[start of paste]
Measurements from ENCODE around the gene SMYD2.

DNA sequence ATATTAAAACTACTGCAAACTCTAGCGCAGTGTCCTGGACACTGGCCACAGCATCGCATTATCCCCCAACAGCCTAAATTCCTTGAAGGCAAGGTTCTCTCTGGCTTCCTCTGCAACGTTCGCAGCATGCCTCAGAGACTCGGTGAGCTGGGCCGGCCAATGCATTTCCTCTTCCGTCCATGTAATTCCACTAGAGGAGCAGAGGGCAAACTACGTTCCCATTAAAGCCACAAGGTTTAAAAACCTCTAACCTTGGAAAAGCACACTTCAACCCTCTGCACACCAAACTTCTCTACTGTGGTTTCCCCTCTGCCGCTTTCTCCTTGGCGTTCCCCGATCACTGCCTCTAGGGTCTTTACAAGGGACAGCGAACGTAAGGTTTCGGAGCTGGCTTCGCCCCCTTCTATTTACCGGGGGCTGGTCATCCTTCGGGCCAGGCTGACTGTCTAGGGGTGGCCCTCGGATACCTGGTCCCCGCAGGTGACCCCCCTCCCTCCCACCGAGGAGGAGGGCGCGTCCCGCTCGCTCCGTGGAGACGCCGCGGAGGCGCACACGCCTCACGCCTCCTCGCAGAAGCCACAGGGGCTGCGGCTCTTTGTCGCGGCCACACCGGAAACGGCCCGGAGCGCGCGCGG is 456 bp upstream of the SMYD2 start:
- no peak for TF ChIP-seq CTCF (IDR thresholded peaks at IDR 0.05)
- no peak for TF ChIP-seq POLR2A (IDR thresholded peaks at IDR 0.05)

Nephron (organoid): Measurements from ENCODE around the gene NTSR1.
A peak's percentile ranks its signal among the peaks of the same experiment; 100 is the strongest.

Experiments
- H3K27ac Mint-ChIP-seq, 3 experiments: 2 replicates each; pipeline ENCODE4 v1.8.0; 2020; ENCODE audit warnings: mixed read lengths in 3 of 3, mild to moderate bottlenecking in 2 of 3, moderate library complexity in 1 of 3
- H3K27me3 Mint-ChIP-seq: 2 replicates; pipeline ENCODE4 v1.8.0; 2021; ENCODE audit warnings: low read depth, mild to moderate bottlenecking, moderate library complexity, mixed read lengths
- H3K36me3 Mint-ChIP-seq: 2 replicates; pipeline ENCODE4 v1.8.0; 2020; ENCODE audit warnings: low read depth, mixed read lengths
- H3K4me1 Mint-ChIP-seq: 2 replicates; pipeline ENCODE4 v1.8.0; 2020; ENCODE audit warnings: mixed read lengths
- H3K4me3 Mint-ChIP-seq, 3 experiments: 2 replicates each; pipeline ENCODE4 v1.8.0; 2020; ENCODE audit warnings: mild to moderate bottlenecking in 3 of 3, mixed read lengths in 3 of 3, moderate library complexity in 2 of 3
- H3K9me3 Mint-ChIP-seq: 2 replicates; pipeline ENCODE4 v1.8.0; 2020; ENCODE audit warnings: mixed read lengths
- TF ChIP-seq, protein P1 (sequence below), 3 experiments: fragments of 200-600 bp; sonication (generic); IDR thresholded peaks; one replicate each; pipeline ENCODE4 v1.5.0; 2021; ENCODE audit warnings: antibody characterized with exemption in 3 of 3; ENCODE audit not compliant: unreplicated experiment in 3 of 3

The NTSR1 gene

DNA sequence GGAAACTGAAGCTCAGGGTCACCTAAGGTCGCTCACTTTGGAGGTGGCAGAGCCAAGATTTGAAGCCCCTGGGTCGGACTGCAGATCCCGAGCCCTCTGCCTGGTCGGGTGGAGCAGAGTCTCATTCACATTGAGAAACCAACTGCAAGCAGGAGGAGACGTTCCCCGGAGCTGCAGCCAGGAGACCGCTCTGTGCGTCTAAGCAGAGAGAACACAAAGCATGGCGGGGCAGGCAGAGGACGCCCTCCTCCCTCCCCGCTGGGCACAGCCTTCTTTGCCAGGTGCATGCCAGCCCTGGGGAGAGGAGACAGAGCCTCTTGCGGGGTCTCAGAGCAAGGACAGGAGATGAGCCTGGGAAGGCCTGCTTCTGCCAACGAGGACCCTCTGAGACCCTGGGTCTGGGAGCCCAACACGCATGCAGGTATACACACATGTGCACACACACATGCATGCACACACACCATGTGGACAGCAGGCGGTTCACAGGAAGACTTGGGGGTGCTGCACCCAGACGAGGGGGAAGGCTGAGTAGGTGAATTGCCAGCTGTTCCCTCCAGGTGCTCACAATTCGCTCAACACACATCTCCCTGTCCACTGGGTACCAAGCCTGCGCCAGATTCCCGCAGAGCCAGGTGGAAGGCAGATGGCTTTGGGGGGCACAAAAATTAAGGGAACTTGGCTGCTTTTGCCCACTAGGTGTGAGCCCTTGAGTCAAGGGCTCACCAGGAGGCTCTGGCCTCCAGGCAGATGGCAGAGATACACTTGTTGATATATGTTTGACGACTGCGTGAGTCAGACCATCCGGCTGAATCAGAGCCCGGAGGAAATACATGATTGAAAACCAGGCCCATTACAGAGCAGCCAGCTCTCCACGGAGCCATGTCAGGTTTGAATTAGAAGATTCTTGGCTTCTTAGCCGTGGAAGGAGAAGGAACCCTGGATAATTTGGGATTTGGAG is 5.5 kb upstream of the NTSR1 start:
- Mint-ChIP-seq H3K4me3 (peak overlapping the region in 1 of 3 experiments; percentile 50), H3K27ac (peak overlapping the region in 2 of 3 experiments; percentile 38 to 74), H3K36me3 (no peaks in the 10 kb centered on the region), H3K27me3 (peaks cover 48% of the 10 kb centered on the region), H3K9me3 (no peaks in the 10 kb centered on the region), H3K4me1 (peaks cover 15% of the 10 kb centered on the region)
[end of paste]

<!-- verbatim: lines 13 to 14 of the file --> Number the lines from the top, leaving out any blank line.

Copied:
- H3K9me3 Mint-ChIP-seq: 2 replicates; pipeline ENCODE4 v1.8.0; 2020; ENCODE audit warnings: mixed read lengths
- TF ChIP-seq, protein P1 (sequence below), 3 experiments: fragments of 200-600 bp; sonication (generic); IDR thresholded peaks; one replicate each; pipeline ENCODE4 v1.5.0; 2021; ENCODE audit warnings: antibody characterized with exemption in 3 of 3; ENCODE audit not compliant: unreplicated experiment in 3 of 3